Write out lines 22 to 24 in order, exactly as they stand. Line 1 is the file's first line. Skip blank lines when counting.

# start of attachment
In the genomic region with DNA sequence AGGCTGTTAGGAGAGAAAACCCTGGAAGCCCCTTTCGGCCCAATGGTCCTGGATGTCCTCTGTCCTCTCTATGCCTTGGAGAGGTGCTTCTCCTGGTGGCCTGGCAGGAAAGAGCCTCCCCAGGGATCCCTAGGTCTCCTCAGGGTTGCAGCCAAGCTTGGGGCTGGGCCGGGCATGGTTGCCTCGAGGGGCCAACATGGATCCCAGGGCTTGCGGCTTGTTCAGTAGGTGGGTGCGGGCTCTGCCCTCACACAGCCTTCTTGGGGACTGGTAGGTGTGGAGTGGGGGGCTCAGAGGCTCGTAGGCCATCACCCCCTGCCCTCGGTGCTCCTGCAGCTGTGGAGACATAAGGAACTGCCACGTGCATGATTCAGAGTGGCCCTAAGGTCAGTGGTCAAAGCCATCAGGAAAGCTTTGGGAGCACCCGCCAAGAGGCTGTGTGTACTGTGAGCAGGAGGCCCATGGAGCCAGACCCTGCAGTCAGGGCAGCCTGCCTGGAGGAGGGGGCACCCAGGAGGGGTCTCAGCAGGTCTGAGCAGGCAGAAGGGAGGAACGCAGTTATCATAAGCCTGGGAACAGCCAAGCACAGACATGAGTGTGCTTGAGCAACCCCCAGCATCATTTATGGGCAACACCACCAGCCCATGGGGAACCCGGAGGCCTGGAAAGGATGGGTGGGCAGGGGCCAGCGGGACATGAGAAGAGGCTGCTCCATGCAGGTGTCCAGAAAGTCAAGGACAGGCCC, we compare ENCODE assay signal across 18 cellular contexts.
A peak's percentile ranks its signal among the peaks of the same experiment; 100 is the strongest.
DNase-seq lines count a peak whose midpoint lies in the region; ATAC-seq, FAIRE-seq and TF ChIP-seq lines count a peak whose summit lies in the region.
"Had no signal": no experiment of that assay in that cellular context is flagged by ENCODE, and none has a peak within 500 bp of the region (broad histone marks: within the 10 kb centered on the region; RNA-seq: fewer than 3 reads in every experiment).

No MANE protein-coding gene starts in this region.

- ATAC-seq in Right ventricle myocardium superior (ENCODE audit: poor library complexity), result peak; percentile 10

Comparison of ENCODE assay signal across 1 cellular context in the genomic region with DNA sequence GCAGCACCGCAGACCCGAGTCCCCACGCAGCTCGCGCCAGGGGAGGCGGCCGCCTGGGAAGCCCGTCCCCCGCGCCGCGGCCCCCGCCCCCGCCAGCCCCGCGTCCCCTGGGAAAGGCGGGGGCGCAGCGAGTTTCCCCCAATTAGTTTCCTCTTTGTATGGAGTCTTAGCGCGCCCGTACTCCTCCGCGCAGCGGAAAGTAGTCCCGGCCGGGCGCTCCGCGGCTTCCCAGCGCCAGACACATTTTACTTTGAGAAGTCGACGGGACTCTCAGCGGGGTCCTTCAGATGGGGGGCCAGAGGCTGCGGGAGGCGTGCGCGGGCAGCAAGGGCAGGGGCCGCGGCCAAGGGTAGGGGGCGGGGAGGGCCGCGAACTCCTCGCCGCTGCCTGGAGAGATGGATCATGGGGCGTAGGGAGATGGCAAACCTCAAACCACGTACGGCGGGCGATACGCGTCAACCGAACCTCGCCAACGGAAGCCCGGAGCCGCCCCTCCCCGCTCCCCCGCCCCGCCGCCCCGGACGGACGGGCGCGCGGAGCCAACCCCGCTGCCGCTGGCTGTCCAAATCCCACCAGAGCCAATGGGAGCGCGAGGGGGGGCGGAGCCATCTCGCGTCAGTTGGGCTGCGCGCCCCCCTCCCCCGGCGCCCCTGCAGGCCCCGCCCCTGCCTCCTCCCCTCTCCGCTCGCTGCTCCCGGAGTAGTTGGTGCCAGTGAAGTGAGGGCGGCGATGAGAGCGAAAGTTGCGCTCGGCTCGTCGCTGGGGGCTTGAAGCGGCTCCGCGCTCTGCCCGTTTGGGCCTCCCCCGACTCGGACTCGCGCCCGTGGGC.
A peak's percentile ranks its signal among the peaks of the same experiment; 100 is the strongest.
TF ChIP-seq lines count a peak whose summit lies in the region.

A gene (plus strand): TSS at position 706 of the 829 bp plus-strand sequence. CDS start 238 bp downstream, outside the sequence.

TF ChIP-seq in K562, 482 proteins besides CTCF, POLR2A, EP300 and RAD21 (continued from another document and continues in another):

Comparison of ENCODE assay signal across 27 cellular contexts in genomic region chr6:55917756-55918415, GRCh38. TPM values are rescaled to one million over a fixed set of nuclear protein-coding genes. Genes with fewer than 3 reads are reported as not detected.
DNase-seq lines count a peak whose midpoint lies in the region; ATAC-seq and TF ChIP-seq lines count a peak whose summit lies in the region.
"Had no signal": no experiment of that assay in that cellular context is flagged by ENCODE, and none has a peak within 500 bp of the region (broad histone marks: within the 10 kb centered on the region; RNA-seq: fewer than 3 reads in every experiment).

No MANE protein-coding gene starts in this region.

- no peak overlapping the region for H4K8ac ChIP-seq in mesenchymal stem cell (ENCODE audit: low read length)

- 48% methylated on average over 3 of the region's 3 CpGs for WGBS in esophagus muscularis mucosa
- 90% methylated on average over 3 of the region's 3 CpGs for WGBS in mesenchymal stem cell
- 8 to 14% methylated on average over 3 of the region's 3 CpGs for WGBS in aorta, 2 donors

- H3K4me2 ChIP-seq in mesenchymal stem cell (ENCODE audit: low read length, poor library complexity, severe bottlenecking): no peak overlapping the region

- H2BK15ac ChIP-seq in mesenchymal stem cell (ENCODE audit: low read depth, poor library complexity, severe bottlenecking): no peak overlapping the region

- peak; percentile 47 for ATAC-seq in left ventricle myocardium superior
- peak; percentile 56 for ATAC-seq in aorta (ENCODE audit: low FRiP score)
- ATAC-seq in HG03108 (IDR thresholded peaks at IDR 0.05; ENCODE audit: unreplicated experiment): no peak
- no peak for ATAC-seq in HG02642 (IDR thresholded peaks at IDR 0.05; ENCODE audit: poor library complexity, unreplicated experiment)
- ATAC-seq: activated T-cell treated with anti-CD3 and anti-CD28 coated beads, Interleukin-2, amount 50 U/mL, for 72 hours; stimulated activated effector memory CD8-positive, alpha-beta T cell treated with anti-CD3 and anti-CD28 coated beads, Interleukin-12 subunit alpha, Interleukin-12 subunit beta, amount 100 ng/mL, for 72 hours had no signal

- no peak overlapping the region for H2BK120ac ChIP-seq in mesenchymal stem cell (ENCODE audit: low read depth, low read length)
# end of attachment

- peak; percentile 47 for ATAC-seq in left ventricle myocardium superior
- peak; percentile 56 for ATAC-seq in aorta (ENCODE audit: low FRiP score)
- ATAC-seq in HG03108 (IDR thresholded peaks at IDR 0.05; ENCODE audit: unreplicated experiment): no peak